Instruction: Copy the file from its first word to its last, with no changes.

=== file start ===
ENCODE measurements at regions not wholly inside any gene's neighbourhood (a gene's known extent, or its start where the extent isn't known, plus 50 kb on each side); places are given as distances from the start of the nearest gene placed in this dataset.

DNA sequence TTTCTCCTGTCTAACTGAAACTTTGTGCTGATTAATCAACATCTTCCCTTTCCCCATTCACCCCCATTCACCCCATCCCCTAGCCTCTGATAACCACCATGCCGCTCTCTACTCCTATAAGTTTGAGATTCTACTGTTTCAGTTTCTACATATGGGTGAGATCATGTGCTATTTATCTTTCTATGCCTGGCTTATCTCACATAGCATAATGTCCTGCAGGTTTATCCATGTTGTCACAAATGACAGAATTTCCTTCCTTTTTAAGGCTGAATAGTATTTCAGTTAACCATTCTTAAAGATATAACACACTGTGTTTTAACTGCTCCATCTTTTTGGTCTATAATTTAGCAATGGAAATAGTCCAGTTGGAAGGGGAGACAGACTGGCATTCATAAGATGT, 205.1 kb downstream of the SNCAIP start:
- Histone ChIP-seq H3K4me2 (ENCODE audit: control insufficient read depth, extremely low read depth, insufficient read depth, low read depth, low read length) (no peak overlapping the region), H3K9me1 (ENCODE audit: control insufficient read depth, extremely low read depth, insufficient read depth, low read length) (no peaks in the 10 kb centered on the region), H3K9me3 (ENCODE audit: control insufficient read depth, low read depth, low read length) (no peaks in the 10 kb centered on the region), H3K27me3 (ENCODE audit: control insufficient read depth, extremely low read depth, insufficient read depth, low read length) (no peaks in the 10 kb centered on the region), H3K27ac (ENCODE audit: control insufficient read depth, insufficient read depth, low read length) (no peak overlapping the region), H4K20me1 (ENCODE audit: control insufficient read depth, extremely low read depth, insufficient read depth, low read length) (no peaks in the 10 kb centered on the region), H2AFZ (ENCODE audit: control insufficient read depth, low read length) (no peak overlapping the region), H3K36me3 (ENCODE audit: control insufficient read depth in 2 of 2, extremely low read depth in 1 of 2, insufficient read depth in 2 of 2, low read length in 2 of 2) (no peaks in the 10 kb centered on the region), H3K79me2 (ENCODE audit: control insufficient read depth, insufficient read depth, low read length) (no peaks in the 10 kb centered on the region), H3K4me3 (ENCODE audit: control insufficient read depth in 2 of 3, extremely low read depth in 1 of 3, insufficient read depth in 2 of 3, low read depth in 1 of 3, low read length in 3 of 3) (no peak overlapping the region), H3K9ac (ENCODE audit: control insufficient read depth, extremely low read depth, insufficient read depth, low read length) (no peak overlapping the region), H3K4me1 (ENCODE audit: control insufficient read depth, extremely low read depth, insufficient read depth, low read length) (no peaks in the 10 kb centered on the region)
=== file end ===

ENCODE measurements at regions not wholly inside any gene's neighbourhood (a gene's known extent, or its start where the extent isn't known, plus 50 kb on each side); places are given as distances from the start of the nearest gene placed in this dataset.

DNA sequence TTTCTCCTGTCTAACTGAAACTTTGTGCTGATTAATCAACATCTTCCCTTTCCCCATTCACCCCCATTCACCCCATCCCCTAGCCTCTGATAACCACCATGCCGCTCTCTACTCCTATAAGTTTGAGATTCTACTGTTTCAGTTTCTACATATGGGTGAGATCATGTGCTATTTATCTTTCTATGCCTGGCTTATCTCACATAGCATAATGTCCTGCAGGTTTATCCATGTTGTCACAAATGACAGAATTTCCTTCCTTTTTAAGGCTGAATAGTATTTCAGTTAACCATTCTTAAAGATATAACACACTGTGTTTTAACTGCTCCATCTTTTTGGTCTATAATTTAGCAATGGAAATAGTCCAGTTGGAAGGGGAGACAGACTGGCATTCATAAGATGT, 205.1 kb downstream of the SNCAIP start:
- Histone ChIP-seq H3K4me2 (ENCODE audit: control insufficient read depth, extremely low read depth, insufficient read depth, low read depth, low read length) (no peak overlapping the region), H3K9me1 (ENCODE audit: control insufficient read depth, extremely low read depth, insufficient read depth, low read length) (no peaks in the 10 kb centered on the region), H3K9me3 (ENCODE audit: control insufficient read depth, low read depth, low read length) (no peaks in the 10 kb centered on the region), H3K27me3 (ENCODE audit: control insufficient read depth, extremely low read depth, insufficient read depth, low read length) (no peaks in the 10 kb centered on the region), H3K27ac (ENCODE audit: control insufficient read depth, insufficient read depth, low read length) (no peak overlapping the region), H4K20me1 (ENCODE audit: control insufficient read depth, extremely low read depth, insufficient read depth, low read length) (no peaks in the 10 kb centered on the region), H2AFZ (ENCODE audit: control insufficient read depth, low read length) (no peak overlapping the region), H3K36me3 (ENCODE audit: control insufficient read depth in 2 of 2, extremely low read depth in 1 of 2, insufficient read depth in 2 of 2, low read length in 2 of 2) (no peaks in the 10 kb centered on the region), H3K79me2 (ENCODE audit: control insufficient read depth, insufficient read depth, low read length) (no peaks in the 10 kb centered on the region), H3K4me3 (ENCODE audit: control insufficient read depth in 2 of 3, extremely low read depth in 1 of 3, insufficient read depth in 2 of 3, low read depth in 1 of 3, low read length in 3 of 3) (no peak overlapping the region), H3K9ac (ENCODE audit: control insufficient read depth, extremely low read depth, insufficient read depth, low read length) (no peak overlapping the region), H3K4me1 (ENCODE audit: control insufficient read depth, extremely low read depth, insufficient read depth, low read length) (no peaks in the 10 kb centered on the region)